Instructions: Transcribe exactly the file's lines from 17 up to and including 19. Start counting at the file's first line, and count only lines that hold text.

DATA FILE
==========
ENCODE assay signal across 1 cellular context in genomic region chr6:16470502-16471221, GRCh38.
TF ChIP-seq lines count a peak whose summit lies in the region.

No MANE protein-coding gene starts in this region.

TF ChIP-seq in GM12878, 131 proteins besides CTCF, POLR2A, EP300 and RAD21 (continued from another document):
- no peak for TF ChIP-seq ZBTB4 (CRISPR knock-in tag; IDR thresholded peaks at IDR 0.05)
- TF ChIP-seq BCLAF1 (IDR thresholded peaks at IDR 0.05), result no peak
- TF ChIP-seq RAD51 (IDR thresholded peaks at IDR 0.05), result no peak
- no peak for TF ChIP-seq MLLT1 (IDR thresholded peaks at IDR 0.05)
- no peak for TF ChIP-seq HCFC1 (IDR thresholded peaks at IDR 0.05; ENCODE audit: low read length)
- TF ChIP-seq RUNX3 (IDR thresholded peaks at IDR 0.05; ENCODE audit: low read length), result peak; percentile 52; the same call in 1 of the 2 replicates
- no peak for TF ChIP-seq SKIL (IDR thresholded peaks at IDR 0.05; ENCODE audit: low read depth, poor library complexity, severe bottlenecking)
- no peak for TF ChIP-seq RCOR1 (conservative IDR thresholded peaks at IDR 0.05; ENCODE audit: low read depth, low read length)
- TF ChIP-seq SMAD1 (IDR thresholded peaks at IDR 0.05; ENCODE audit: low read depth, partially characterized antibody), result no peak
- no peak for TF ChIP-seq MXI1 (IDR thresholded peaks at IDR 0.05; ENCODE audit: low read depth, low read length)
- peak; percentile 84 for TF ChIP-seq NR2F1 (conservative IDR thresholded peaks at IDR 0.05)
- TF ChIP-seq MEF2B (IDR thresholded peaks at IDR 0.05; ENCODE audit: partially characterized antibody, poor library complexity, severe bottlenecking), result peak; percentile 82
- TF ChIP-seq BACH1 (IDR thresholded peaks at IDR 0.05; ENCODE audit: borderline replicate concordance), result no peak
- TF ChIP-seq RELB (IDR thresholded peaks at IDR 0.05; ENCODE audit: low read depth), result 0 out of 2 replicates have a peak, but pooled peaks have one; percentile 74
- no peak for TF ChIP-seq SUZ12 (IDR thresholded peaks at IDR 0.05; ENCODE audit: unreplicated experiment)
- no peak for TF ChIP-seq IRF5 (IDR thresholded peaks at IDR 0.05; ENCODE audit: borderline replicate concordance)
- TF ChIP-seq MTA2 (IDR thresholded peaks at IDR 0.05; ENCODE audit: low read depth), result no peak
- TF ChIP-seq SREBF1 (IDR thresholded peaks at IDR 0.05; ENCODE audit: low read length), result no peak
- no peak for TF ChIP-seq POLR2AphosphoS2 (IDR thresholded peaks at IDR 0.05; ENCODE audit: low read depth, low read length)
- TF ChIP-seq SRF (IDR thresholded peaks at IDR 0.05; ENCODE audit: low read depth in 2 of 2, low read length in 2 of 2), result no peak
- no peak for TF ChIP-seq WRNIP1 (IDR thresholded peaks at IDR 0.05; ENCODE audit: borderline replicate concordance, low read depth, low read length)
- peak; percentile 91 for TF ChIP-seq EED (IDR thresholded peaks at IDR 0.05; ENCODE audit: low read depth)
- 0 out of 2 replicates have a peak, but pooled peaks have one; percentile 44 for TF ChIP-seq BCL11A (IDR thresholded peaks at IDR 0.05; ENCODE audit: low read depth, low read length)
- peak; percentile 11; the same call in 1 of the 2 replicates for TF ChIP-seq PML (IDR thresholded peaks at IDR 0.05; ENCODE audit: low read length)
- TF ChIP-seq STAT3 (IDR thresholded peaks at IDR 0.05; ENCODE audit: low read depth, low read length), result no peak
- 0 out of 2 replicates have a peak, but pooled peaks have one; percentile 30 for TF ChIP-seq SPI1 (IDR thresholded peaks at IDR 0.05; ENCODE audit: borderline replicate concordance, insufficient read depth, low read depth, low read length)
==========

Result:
- TF ChIP-seq BACH1 (IDR thresholded peaks at IDR 0.05; ENCODE audit: borderline replicate concordance), result no peak
- TF ChIP-seq RELB (IDR thresholded peaks at IDR 0.05; ENCODE audit: low read depth), result 0 out of 2 replicates have a peak, but pooled peaks have one; percentile 74
- no peak for TF ChIP-seq SUZ12 (IDR thresholded peaks at IDR 0.05; ENCODE audit: unreplicated experiment)